How unkind would it be to fail to warn people of this risk they face? How unkind would it be to allow them to proceed into the afterlife unprepared, uncleansed, and unredeemed? Which would be better, to stay silent while the idolatry of the Latter-day Saints robs them of redemption, or to speak up and warn? Men and institutions will never redeem a man. Idolizing an institution will damn every participant. Idolizing men will damn those false religionists. In the Latter-day Saint community we have two groups: Those who are humble and follow Christ, but who are taught by the precepts of men and err. (2 Nephi 28: 14.) And the rest are those who follow men and worship the institution and proclaim “All is well” with their faith. For the first group there is hope, so long as they are able to find the truth. (D&C 123: 12.) For the rest, they will become heirs of this prophecy of Nephi’s, all the while assuring one another that the odds are they are going to be exalted.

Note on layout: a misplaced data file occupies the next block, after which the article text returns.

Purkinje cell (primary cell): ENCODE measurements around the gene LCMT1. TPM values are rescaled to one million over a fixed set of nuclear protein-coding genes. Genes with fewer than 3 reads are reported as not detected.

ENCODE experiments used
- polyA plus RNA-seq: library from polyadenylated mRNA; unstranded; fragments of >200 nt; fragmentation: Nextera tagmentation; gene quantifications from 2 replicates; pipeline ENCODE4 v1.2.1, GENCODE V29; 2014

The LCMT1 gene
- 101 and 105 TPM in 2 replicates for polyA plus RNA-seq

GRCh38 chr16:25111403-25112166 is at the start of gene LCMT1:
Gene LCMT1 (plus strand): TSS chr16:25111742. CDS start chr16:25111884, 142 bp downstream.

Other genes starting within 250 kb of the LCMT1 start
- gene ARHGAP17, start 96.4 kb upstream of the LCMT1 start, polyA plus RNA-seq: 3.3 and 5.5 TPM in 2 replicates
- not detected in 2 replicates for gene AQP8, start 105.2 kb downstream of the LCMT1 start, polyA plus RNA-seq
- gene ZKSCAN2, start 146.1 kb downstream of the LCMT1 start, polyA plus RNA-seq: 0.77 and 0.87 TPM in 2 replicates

“And may the Lord grant unto you repentance, that ye may not bring down his wrath upon you, that ye may not be bound down by the chains of hell, that ye may not suffer the second death.”
Alma’s closing remark here is a prayer. He is asking that the Lord “grant unto you repentance.” This is an interesting cause-and-effect way to state the proposition. We cause it by our desire and willingness to become humble and repent. The Lord causes it because without His atoning sacrifice it could not be done.
We receive the effect because we are cleansed by our acts, humility and willingness to accept what is offered. The Lord receives the effect because He has allowed us to join Him in being pure and holy. He acquires a brother (or, more correctly a son). But He has no jealousy, allowing His brothers/sons to sit upon His own throne. (Rev. 3: 21.) He wants to have “all things in common” with us.
Alma’s petition goes further to ask that the wrath of God not be poured out upon these people to whom he is preaching. There are, of course, two levels of wrath. One is temporal–here and now. The wicked are often punished here by letting them pursue their own evil course until it destroys them. Repentance in that sense relieves them of the physical, emotional, social, military, economic, and interpersonal disasters they bring upon themselves by their ruinous pursuit of destructive behavior.